Being a sole trader is the simplest way to run a business: it does not involve paying any registration fees. Keeping records and accounts are straightforward and you keep all the profits. However you are personally liable for any debt that your business runs up which makes this a risky option for businesses that need a lot of investment.
You need to register as self-employed – see self-employment.
You have to make an annual self assessment tax return to HM Revenue & Customs. You must also keep records showing your business income and expenses.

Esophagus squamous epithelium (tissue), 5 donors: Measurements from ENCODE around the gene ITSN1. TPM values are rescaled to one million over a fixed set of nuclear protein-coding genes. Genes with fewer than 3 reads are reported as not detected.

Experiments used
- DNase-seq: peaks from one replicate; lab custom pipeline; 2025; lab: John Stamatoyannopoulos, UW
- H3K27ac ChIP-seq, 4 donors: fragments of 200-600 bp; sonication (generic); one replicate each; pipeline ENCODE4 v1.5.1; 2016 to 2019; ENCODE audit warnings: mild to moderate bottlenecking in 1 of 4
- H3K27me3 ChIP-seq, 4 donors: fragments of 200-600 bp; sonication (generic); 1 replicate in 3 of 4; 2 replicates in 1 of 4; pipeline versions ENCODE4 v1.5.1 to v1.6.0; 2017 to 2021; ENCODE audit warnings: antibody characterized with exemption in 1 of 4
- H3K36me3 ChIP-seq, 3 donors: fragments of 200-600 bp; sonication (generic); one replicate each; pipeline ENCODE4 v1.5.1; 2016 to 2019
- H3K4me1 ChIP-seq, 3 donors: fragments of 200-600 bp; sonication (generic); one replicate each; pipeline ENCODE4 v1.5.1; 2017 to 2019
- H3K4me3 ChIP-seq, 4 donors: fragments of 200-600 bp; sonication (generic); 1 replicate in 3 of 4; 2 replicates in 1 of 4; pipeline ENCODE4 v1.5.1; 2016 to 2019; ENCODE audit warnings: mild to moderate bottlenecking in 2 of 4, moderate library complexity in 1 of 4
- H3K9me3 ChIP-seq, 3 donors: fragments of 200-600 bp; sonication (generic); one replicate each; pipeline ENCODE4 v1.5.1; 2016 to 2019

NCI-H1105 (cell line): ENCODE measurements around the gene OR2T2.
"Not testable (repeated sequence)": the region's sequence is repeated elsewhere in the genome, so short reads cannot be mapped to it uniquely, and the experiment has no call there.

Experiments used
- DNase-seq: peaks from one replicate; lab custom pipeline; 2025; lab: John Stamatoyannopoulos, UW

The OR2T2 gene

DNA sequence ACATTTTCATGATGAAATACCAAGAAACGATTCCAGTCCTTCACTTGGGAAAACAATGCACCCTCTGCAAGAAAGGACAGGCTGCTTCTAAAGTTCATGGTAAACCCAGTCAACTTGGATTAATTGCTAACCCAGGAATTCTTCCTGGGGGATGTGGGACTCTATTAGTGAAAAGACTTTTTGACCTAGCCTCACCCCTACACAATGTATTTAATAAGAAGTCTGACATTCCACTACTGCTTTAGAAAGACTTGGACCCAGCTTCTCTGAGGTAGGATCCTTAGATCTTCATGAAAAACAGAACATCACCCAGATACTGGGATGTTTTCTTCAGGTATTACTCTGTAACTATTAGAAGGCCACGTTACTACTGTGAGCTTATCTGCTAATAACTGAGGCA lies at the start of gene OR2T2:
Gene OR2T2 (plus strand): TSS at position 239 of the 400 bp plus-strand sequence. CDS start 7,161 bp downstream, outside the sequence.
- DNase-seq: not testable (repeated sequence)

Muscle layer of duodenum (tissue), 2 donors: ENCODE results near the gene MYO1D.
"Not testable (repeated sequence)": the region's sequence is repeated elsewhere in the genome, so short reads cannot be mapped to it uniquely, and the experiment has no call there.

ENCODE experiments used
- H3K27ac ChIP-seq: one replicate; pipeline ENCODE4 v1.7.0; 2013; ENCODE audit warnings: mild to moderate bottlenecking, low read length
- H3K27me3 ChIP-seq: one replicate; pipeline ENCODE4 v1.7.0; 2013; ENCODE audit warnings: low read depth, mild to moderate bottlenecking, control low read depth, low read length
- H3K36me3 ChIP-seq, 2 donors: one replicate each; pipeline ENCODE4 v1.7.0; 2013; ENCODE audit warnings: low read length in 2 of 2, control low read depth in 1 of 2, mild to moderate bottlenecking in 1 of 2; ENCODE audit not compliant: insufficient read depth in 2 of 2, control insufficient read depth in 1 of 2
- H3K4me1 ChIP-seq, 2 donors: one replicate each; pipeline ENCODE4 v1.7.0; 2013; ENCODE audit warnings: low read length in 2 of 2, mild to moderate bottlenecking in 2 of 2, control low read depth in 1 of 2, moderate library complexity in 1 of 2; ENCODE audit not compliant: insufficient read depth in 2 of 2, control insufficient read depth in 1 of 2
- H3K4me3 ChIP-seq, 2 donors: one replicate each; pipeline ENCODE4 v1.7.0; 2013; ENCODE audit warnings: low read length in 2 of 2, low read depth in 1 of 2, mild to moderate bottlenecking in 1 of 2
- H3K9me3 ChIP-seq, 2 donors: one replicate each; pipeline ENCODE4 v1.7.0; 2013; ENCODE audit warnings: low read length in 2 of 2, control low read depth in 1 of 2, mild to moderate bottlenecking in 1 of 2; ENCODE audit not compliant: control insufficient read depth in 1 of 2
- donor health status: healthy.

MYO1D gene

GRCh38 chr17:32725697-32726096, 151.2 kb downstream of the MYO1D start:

Any profits the business makes will be yours after deduction of income tax and national insurance. You can decide to draw all the profits out or re-invest in the business.
Tax and National Insurance
As you are self-employed, you will pay income tax on your profit through the Self Assessment system as well as Class 2 and Class 4 National Insurance.
Class 2 National Insurance is fixed rate and Class 4 National Insurance contributions calculated on your profits.
You will also have to pay VAT if you reach the registration threshold.
As a sole trader, you are personally responsible for any debts run up by your business. This means your home or other assets may be at risk if your business runs into trouble.